Australian sugar

Updated September 2021

Sugar is one of the foods we’re particularly concerned about here at Just Kai. Forced labour and/or child labour is used in many of the countries that export sugar, including Brazil, the world’s largest exporter. In addition, many of the wealthy sugar-growing countries, including the EU and the US, artificially subsidise their sugar industries. This drives down prices for poorer farmers elsewhere, leading to cost-cutting practises like child labour, forced labour and unsafe working conditions.

One way to avoid supporting this is to look for any of the following three certification marks when you buy either actual sugar, or sugary products like ice cream.

WFTO, Bonsucro and Fairtrade logos

Read more about WFTO, Bonsucro and Fairtrade (and what products use these certifications) in our sugar guide.

Another way is to look for Australian sugar. The Australian sugar industry isn’t completely without ethical issues (especially historically), but working conditions are basically safe and child and forced labour is unknown. In addition, unlike the US and the EU, the Australian sugar industry isn’t protected by either subsidies or tarifs, so it isn’t artificially contributing to the problem of low prices elsewhere.

packets of Uncle Tobys quick oat sachets, Nesquik drink powder, a Passage Foods sauce and Countdown sweetened condensed milk - all showing Australian made logos

How do you identify Australian sugar?

Australia runs a ’Product of Australia’ scheme, with a range of related logos:

logos for product of Australia, grown in Australia, Made in Australia from Australian ingredients.  All feature a yellow kangaroo on a green triangle and a bar graph showing the percentage Australian grown ingredients

If you see a sugary product marked with the logo and the first set of words “Product of Australia” (such as Countdown’s own brand sweetened condensed milk), you know that all the ingredients in it (including the sugar) were fully grown and processed in Australia. You can buy that with confidence.

Countdown sweetened condensed milk

The second variant, with the words “Grown in Australia”, is used for things where all the ingredients were grown in Australia. You’re unlikely to see this on sugary products (as they include ingredients that aren’t grown, as such) but may see it on actual sugar.

The third one is the one you’ll see most commonly. It has the words “Made in Australia from at least x% Australian ingredients”. Nesquik chocolate milk powder, for example, is labelled as being made from at least 80% Australian ingredients:

Nesquik package with made in Australia from at least 80% Australian ingredients

This can be harder to interpret. You want a product made with Australian sugar, but it’s telling you the percentage of ingredients that come from Australia, not which particular ingredients are from there.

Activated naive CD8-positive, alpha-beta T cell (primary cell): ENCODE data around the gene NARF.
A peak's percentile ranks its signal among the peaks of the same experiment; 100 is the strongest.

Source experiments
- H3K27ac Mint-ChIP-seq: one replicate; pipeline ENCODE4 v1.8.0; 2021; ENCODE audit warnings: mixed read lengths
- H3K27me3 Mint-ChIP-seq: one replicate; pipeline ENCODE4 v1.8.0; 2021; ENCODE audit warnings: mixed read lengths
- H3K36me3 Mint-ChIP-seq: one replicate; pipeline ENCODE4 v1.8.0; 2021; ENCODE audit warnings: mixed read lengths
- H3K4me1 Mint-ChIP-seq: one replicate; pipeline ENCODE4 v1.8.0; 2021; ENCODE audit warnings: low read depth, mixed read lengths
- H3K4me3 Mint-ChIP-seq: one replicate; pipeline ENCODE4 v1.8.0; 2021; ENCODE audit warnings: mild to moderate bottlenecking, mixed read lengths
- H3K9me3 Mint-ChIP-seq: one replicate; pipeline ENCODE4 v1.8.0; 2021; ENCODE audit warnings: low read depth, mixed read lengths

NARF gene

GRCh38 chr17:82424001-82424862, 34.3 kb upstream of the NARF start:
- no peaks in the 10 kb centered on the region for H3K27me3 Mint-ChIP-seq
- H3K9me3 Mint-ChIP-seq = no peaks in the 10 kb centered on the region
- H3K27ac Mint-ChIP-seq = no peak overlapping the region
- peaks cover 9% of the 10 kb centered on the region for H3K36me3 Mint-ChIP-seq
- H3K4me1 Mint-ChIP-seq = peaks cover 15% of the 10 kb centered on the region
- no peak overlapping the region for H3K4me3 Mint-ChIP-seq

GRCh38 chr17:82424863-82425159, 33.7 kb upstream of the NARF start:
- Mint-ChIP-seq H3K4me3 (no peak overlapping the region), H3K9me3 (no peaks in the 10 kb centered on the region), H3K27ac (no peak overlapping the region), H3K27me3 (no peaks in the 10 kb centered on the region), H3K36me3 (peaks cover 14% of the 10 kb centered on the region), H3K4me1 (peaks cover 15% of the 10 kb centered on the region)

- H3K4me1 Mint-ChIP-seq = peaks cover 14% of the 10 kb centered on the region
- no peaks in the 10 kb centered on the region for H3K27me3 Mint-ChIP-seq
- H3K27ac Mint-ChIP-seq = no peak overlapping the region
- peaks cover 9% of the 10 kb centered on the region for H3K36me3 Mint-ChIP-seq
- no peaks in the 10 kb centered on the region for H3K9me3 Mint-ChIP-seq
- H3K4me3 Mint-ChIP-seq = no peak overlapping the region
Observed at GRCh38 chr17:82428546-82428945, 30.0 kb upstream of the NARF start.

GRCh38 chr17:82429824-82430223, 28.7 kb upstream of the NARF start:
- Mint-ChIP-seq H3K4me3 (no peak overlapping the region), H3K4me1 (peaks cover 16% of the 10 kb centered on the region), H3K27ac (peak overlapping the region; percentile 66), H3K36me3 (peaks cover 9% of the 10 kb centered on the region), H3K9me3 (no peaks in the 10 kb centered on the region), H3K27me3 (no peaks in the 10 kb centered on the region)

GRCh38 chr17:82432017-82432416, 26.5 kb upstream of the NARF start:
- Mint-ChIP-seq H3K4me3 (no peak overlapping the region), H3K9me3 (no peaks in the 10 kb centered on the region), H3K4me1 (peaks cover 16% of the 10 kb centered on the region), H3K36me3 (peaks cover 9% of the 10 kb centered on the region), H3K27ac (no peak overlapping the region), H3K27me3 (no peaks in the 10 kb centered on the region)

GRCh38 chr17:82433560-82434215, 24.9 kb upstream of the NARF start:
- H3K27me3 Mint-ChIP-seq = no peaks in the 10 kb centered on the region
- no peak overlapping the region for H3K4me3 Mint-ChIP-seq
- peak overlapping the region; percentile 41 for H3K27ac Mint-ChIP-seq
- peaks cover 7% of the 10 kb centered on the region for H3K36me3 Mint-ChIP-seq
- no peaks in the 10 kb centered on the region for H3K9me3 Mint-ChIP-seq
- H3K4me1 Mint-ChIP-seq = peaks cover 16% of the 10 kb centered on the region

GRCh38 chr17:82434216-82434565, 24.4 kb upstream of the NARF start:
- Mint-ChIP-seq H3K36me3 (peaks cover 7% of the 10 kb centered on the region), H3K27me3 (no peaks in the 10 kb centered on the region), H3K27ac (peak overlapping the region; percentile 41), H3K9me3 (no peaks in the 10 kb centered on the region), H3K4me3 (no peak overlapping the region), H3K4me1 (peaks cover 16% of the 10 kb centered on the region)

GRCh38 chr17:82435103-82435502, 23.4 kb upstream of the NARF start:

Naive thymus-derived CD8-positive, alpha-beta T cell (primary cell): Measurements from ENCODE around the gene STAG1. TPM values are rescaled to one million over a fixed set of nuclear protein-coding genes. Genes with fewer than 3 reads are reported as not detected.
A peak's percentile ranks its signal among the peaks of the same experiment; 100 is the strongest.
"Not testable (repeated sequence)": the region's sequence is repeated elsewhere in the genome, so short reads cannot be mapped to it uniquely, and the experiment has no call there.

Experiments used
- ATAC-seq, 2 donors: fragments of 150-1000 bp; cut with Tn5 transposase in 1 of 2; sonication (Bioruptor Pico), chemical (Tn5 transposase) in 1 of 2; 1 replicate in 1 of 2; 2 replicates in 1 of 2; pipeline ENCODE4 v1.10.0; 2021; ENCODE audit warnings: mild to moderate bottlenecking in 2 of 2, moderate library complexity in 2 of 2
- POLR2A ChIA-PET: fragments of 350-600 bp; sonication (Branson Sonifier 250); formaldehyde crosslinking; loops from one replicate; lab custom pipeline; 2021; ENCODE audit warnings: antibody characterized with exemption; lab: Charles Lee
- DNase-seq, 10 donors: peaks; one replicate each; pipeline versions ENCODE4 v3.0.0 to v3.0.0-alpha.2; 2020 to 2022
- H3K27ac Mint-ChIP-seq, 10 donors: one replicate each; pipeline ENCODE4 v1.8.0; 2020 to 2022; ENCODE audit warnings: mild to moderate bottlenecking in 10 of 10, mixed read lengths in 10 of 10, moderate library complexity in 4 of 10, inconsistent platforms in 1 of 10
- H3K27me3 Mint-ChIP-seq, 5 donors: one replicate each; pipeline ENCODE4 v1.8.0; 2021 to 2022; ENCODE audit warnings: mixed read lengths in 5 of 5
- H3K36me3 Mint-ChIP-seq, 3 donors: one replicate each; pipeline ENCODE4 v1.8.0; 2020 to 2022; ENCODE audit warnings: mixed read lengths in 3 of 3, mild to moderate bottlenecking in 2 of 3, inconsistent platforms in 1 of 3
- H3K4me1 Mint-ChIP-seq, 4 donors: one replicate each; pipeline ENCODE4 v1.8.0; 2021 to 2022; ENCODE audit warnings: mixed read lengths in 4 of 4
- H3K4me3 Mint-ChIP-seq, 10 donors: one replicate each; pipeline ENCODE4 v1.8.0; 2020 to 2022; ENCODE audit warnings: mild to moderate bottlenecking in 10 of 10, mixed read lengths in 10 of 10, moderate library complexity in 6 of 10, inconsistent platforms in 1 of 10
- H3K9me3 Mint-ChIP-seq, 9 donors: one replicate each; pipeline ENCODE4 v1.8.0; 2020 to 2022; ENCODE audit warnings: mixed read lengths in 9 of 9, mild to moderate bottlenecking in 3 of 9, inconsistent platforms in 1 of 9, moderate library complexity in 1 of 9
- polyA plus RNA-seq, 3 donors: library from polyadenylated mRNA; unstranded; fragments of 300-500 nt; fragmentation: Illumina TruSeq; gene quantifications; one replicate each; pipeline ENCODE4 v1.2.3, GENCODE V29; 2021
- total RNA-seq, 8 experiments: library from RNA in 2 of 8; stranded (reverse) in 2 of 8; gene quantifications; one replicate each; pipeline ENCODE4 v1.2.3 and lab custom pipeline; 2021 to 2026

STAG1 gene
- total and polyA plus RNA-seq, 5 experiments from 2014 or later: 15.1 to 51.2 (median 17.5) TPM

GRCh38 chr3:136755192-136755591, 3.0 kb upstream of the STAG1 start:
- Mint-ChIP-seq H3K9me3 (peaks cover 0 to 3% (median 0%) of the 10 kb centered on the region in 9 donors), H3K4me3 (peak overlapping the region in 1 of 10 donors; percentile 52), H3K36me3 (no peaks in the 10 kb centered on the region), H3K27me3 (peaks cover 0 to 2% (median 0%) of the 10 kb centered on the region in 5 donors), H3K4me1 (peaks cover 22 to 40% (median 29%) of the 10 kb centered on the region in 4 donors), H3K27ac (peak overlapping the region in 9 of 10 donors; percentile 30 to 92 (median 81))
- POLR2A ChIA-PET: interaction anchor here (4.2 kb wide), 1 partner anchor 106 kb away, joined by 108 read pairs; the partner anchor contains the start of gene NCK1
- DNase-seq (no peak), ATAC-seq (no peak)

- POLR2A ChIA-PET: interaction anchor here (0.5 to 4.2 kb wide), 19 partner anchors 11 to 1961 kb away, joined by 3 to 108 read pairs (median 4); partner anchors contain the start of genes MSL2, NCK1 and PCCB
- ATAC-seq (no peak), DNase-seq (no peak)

However, as you likely know, the ingredients in the product are listed in order from the one that there’s the most of to the one that there’s the least of. So, if sugar is one of the first few ingredients on the list, it’s percentage will be quite high. And, if the percentage of Australian ingredients is high, at least the first ingredient and likely the next few are Australian. When it comes to Nesquik powder, sugar is the very first ingredient, so we can safely conclude it’s Australian. There’s no other way 80% of the ingredients could possibly be Australian.

Nesquik ingredients: cane sugar, cocoa, emulsifier, spice

Sometimes you’ll see a product that’s only 60% Australian ingredients; I’ve even seen one that was only 10%. For things like that (or things where sugar is only a minor ingredient), you can’t really be confident where the sugar comes from. But when the percentage is high and sugar is a major ingredient, it’s safe to assume the sugar is from Australia.

In addition, some products use Australian sugar but don’t use the logo. These can only be identified by consulting company websites or by correspondence.

What products use Australian sugar?

It seems Australian sugar is used really widely! Below is a list of products we’ve seen. If you see more, please contact us and we’ll update the list!

Countdown own brand sweetened condensed milk, jelly crystals, waffle ice cream cones, apple pie, scotch fingers, buttermilk pancake mix and crown mints.

Nesquik cereals and powders

Milo cereals, protein clusters, powders and ready-to-drink products

Uncle Tobys quick oat sachets

Passage Foods sauces

Note that, to our knowledge, none of these products have made any commitment to always use Australian sugar. Please always check the certification mark to make sure they’re still displaying a high percentage. When we first looked at ‘Made in Australia’ labels, it was clear Kelloggs were using Australian sugar. When we recently bought a new box of cereal, we noticed this had changed - the percentage was much lower than it used to be and it seemed unlikely the sugar was still Australian. So please do check every time!

Australian sugar is also used by the following brands that do not display the ‘made in Australia’ or ‘product of Australia’ logos:

Bundaberg ginger beer

The entire Coca cola product range (this includes the soft drinks you might think of - coke, lift, fanta etc. - as well as powerade, LIVE+, Monster energy drinks, Nutriboost milk and many more). From correspondence, we have learned these are made with Smartcane BMP sugar, which is all Australian grown and processed and also meets various environmental standards.

Arnotts biscuits (a huge range, including Timtams, chocolate wheatens, the Farmbake range, Hundreds and Thousands, Gingernuts and Scotch Fingers). Their website states that they buy sugar from Queensland; we have confirmed with them that all biscuits sold in New Zealand are manufactured with Australian-grown sugar.